2009-02-14 - 2:40 p.m.
If I had to come up with a slogan for Italian tourism, it'd be "Rome! Come visit your ancestors."
Visiting Rome and getting such an up-close glimpse of the origins of Western civilization as we know it, is a profound and complicated experience.
I think the human species' desire to reproduce and sustain itself works backwards as well as forwards. We can be moved to tears to see these stubborn ruins, evidence of life that happened (in a big way) before us, as much as we are moved by seeing new life.
Being right on their old stomping grounds, the ancient Romans no longer seemed like an abstraction, a list of confusing names and timelines, but real flesh and blood people, dark-eyed, brown-haired, sorta petite men and women who strolled the gardens of the Palatine Hill, ate oranges from the groves, heard the wind rustling through leaves, visited huge marble temples to pray, and did horrible things to each other in the playing fields.
Suddenly the statues were as haunting and real as photos on my grandmother's mantel--these are the people who lived in these hills, and who, in a loose sense, created us.
Experiencing the art and architecture in their proper geographical context (instead of a museum on the Upper West Side) is like having seen the Ramones at CBGB: it just means more. (Although the plumbing at CB's was probably a little worse)
Walking through the Roman Forum also gave me this deep, molecular sense of deja-vu. I wonder if that was my baffled neurons trying to file these mammoth structures somewhere and, coming up short, telling me "Memories! Yeah, that's it!"
And then there are all the other past eras and populations that are still vibrantly and organically represented in this one tiny region--the early Christians, the Renaissance artists and nobility, the Etruscans, and so on.
The Vatican and St Peter's were overwhelming in a different way--just tons and tons of statues, paintings, relics, tapestries, marble baths, columns, stained glass, stuffed into one relatively small area, an explosion of color and culture that feels visually manic, panicky, grabby, greedy and more-is-more.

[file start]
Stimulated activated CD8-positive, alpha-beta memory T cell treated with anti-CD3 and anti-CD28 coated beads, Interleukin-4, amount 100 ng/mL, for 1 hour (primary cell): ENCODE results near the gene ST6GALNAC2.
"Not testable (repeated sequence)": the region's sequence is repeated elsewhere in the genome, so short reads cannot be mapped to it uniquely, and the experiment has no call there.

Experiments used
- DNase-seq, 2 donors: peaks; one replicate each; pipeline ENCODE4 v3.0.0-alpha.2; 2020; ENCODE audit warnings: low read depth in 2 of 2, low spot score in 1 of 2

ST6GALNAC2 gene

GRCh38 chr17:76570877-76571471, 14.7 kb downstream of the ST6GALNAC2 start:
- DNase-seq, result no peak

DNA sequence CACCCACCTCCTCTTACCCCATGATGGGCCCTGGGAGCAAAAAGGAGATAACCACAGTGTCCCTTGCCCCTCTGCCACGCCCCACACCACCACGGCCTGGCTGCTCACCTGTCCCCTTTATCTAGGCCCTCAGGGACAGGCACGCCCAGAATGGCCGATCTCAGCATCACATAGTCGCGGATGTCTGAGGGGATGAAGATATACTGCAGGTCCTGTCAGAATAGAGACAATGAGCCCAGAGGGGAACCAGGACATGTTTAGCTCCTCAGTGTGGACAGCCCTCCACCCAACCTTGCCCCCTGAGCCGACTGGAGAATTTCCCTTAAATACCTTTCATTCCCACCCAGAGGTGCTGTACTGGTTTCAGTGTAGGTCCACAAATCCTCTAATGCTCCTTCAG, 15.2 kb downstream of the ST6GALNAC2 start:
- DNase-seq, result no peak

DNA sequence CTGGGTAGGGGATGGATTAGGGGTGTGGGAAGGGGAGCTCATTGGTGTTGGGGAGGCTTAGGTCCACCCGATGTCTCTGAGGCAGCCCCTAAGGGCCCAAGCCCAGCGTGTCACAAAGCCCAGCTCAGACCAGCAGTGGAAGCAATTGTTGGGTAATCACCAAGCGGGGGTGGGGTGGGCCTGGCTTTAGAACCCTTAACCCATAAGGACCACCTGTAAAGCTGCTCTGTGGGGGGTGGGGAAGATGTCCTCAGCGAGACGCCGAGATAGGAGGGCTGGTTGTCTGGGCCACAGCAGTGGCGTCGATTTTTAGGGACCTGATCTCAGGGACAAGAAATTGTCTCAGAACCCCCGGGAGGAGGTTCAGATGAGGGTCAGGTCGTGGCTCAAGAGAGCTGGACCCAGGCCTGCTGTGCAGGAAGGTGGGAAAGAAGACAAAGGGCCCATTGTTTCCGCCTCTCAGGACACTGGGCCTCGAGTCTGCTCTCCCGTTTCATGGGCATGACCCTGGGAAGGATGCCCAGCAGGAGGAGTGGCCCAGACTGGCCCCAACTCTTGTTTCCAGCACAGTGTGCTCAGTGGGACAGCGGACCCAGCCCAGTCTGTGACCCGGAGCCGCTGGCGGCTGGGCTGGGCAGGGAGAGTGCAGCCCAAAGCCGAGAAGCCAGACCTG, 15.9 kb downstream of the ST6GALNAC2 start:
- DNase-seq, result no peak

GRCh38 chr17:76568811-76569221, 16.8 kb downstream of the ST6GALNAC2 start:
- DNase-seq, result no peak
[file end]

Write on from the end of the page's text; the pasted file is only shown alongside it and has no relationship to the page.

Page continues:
To me, St Peter's is a little too somber and dark to be truly uplifting, and too overblown and packed with photo-snapping tourists and hard-assed, humorless guards (Italy seems lousy with dour civil servants who like to yell) to be anything close to a spiritual experience, but of course it's amazing on its own terms.
The tombs of the popes underneath St Peter's was pretty great, though--no photos, no talking, and death all around, creating a natural solemnity that felt like a respite. I found myself involuntarily choking up at John Paul II's tomb, which still attracts mourners, piles of flowers, etc. In such an overblown environment, this felt small, personal, real.
Seeing Saint Peter's tomb (evidence suggests that the relics buried here are authentic) made me feel a new affection for him, such that anytime I saw a statue of him elsewhere, I got a little warm glow, not unlike seeing Tony Shalhoub in a movie after you've been loving him on Monk.
As for Papa Benedetto--he seems like a mild-mannered sort. He gave a short talk (not a sermon) and welcomed, by name, several visiting groups, some of whom broke out into song offerings. I liked that part--sweet and joyful.
The idea that this unimpressive old man is part of a lineage that dates back to Saint Peter is thrilling and mind-boggling and ultimately head-scratching. But I love lineages, no matter how they end up.
(Needless to say, the stone- and baby-faced Swiss Guard lends a freaky surreality to the proceedings.)
There is much more to say, but this is gettin' long.
The food? Simple as can be, but delicious. Pasta and gelato and pizza and panini and wine.
The people? Mostly pretty cordial, not a lot of English speakers (or people willing to speak English with us, anyway) Palpably male-dominated culture. The men are gorgeous, the women look weary but stylish.
The language? Easy enough to pick up and a complete joy to listen to. I took two yoga classes and it was like being murmured to by Peppino Gagliardi.
Yoga classes? Uh, not very plenteous. Romans don't seem to be overly concerned with fitness, and I guess they've got the spiritual part covered.
Public transportation? Never had to wait more than 1 or 2 minutes for a subway or bus. My main goal while I was in Rome was to not get hit by a tiny car driving at 100MPH.
And as with any good vacation, I came back with a new appreciation for my own city. I've been walking around kinda dazed, looking at the beautiful buildings and people and resolving to take better advantage of this town's abundance. I'm also getting a kick out of seeing how many Greco-Roman architectural shout-outs there are all around here in Imperial America.
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